The project was crucial to Adelaide’s successful bid from a logistical standpoint, because it allowed room for IAC 2017’s 4,470 delegates and 67 exhibitors from 71 countries, plus 700 local students and 300 local volunteers. It also ensured that the conference’s tight schedule — as many 20 breakout sessions would run parallel during the five-day event, from Sept. 25–29 — could operate smoothly. And, as it turned out, IAC 2017 became the newly redeveloped convention center’s first event after its debut.
“Arguably, the Adelaide Convention Centre will not host an event as complex and demanding as IAC for a long time to come,” said Brett Biddington, former CEO of IAC 2017. “To have this event as the very first major activity following the opening of the new building really was a baptism of fire.” Burgess agrees. “The program was very complex — eight plenary sessions, three highlight lectures, two breaking-news and approximately 200 technical sessions, plus a custom exhibition,” he said. “It took up every square meter of our 20,000 square meter center. It was a great illustration of our venue’s highly flexible floor plan.”
Although logistics were a key reason that Adelaide secured IAC 2017, the city also focused on demonstrating how its local knowledge economy fit into IAC’s ideals. Because Adelaide is widely recognized as Australia’s defense center and serves as the headquarters for many of the country’s cybersecurity- and technology-research centers, Burgess noted, the defense-focused aspects of the program fit particularly well into the setting. “IAC was a fitting event for the center,” Burgess said, “as both the venue and the city focus on innovation and future possibilities.”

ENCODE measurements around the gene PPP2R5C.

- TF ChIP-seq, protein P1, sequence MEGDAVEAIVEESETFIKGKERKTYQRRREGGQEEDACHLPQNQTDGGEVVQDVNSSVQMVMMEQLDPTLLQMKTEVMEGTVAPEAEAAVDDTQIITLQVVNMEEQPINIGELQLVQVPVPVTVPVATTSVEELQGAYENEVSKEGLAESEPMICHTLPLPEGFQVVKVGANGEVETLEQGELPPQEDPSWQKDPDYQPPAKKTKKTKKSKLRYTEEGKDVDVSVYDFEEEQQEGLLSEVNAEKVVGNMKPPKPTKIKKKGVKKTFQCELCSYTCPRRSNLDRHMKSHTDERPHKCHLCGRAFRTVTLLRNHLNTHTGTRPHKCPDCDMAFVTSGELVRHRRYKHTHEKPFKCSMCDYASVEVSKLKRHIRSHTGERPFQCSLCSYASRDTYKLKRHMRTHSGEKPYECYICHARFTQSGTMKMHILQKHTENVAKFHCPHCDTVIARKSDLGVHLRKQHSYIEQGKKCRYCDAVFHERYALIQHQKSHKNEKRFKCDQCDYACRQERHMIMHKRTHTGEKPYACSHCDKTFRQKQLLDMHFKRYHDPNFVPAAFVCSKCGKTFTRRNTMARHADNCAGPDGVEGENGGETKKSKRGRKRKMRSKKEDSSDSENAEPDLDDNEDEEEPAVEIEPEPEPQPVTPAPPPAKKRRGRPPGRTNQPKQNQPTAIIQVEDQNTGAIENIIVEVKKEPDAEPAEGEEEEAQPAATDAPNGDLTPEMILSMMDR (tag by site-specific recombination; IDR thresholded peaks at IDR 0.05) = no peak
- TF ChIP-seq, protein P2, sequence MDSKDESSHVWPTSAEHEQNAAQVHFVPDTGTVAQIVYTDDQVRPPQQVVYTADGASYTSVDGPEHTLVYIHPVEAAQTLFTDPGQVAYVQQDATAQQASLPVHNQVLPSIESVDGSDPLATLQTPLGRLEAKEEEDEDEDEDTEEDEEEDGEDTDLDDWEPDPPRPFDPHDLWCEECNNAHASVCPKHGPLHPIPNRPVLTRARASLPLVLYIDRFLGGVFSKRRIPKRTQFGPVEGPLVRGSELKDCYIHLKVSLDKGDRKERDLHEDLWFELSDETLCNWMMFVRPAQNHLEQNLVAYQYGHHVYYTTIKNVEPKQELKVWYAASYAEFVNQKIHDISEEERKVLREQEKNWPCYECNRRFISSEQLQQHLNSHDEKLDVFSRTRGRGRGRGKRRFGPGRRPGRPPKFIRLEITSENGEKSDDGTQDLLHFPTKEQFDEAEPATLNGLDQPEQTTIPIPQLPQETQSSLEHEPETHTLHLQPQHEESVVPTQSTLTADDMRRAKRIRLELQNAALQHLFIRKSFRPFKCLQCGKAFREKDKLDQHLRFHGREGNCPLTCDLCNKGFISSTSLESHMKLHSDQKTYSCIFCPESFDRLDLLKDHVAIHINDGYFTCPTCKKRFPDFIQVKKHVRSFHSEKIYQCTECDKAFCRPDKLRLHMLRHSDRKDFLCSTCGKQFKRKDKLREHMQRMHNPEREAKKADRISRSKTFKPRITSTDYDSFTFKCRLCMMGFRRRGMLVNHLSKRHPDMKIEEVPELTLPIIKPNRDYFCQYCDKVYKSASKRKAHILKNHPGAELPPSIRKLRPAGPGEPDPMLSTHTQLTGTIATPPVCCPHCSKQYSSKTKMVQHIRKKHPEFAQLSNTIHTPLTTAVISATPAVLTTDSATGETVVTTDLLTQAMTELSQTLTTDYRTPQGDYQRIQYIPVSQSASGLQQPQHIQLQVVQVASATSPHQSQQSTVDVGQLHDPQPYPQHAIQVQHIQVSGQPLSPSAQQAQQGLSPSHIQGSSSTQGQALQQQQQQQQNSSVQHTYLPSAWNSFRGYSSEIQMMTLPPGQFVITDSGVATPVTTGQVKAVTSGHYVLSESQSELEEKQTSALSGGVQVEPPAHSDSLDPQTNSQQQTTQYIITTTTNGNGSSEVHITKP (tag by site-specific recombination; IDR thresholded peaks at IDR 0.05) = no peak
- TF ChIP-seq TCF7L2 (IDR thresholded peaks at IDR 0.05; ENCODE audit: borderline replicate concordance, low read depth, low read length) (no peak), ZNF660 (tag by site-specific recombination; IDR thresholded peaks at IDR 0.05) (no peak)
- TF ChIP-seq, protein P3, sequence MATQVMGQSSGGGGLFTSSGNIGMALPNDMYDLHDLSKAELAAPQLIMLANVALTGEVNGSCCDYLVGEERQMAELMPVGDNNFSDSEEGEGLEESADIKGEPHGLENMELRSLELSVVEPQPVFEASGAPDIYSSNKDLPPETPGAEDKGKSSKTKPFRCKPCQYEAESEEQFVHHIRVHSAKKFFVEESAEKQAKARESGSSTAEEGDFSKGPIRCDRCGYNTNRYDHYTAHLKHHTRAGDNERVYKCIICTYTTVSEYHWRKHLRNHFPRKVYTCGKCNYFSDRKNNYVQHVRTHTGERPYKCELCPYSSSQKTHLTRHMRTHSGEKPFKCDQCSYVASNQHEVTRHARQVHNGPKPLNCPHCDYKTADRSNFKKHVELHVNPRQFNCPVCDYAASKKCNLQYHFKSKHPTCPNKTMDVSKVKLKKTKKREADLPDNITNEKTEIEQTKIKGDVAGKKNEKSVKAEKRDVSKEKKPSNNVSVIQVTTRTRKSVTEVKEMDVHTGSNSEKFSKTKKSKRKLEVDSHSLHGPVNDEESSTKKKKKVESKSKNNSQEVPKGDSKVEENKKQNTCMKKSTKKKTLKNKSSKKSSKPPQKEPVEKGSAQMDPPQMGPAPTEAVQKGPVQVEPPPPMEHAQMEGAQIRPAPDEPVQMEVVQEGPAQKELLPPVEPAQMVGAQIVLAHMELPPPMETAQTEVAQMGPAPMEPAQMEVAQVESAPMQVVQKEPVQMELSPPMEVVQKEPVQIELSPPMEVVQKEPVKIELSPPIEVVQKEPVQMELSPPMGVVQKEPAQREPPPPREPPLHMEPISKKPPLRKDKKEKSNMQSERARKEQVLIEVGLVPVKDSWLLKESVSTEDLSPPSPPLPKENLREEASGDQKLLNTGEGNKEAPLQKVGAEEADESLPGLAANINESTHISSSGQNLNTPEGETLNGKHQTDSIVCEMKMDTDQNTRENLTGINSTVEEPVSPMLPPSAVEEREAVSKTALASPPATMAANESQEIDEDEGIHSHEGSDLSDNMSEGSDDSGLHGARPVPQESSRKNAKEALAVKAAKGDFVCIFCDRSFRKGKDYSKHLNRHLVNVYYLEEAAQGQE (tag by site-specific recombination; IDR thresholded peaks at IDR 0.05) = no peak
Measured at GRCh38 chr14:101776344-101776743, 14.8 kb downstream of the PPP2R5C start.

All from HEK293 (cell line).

The convention center and the Adelaide Convention Bureau — “Team Adelaide,” as Burgess calls it — along with the city council and South Australia state representatives, all were involved in incorporating Adelaide’s local culture into the international event. The opening cocktail party at the center served up a range of local produce, including 615 dozen Smokey Bay oysters and 3,500 Spencer Gulf prawns, accompanied by 15 kegs of local beer. The city council erected street banners for the event, while the State Library of South Australia and the South Australian Museum hosted space-themed programs for public engagement that saw a 50-percent rise in traffic to the venues while IAC was in town.
But according to Burgess, IAC’s lasting legacies are what truly show why Adelaide was the perfect fit for the program. During the conference, the South Australian government announced the state will establish a space-industry center; Italy’s largest privately owned space company, SITAEL, signed a letter of intent with local startup Inovar to establish a multimillion-dollar company in South Australia; and the International Space University and the Government of South Australia signed a memorandum of intent for the implementation of a yearly Southern Hemisphere Space Studies Program.
In total, IAC 2017 generated an estimated $24 million (AUS) in economic benefit for South Australia, including $1.2 million spent on regional and city tours alone. “A key selling point of Adelaide as a conference location is that it is large enough to host an event like IAC but small enough to have impact in the local community,” Biddington said. “This proved to be the case.”